The area surrounding Pymatuning was shaped by glaciers more than 14,000 years ago. The land was dotted with dozens of kettle lakes as the ice melted away. Indians were attracted to the area due to its rich wetland habitat and number of wild animals. The first inhabitants around the lake were the Mound Builders. The lake was named for Pihmtomink, the leader of the Lenape tribe. Pymatuning translates as "crooked mouth man's dwelling place".
Pymatuning lake is a total of 17,088 acres and 17 miles long. It's average width is 1.6 miles with around 70 miles of shoreline. The maximum depth is 35 feet deep. The lake's capacity is 64,275,000,000 gallons of water. The state park has three beaches, seven picnic areas, five boat launches, three camping areas (tent and trailer, cabin camping, and primitive camping with 434 campsites and 10 primitive campsites, 5 privately owned campgrounds), and 2 hiking trails.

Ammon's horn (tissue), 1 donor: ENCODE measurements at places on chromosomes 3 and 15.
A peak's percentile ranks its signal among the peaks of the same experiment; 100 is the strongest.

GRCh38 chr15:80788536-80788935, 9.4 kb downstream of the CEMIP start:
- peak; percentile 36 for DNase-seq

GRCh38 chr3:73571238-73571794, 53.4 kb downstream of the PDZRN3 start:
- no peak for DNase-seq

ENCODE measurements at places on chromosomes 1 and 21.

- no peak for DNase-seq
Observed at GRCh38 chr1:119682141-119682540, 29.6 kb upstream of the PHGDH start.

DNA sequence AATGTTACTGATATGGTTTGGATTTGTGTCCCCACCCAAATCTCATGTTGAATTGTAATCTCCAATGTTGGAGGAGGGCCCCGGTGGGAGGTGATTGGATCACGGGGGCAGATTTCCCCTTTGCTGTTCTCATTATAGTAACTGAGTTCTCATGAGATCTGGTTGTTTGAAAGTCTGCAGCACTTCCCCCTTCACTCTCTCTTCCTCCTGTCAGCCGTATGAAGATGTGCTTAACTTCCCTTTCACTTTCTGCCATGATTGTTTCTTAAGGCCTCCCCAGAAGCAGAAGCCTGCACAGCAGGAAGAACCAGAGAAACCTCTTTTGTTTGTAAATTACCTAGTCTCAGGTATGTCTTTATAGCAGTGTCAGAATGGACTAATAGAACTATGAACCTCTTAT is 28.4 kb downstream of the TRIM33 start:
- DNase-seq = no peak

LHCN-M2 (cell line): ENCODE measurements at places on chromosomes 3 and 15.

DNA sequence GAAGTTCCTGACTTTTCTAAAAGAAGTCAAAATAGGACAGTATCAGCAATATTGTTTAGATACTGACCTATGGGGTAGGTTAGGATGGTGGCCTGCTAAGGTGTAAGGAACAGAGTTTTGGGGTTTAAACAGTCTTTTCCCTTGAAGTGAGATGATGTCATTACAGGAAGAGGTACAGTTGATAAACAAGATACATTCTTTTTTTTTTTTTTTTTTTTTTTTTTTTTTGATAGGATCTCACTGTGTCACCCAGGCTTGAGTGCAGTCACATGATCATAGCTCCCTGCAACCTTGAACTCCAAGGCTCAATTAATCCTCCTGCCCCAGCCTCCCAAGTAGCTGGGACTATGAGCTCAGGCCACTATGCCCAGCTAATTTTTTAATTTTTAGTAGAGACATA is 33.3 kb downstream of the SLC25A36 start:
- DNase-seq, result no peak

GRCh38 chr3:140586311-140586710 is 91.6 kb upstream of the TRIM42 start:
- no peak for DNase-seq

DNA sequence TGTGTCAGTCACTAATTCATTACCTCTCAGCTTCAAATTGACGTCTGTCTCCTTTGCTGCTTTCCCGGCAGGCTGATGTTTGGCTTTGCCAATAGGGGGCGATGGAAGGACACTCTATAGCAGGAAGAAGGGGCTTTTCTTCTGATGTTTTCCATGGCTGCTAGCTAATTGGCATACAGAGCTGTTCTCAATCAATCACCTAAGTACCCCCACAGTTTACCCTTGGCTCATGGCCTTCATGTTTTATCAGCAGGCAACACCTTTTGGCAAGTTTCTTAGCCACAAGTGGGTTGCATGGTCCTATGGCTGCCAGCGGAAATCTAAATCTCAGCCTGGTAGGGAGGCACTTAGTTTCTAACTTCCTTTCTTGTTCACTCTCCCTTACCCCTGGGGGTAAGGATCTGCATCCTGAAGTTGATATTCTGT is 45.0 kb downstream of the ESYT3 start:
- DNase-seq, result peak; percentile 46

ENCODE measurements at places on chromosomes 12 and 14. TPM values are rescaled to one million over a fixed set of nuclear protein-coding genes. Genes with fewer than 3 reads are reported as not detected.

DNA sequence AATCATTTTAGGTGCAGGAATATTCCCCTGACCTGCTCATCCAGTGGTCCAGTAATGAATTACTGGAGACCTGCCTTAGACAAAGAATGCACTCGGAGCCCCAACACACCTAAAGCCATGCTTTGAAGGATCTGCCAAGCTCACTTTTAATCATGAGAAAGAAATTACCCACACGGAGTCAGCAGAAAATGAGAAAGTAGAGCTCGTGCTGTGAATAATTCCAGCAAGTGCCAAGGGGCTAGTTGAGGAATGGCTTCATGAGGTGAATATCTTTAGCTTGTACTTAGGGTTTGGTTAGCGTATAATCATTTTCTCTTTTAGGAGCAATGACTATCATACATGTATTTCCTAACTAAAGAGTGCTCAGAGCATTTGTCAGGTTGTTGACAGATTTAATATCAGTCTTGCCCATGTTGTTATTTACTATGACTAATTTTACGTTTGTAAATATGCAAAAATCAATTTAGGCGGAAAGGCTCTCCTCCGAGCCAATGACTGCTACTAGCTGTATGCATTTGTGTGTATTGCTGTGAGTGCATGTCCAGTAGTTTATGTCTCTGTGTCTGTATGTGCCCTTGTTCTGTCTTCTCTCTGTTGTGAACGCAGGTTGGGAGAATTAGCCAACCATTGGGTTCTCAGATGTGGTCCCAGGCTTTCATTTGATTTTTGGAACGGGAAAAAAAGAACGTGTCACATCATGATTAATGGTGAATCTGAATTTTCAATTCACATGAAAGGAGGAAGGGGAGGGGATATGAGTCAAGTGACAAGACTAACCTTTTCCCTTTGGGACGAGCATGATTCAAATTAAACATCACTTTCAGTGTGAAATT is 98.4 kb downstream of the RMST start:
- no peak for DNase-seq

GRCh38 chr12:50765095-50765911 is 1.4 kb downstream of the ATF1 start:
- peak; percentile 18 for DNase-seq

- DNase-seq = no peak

In 1911, a bill was passed allowing $10,000 to investigate the feasibility of a dam. Because of a major flood in 1913, the legislature approved $1.2 million for the construction of the dam, but Governor Tener reduced it to $100,000. Work began in 1931 with 7,000 men. The dam was completed in 1934. The dam cost a total of $3,717,739. In 1950, the Division of Parks and Recreations began developing Pymatuning State Park.
Pymatuning State Park is home to the bald eagle. Several pairs nest on the Pennsylvania side of the park. Along with the eagles, the park is home to numerous types of fish including walleye, crappie, black bass, bluegill and channel catfish.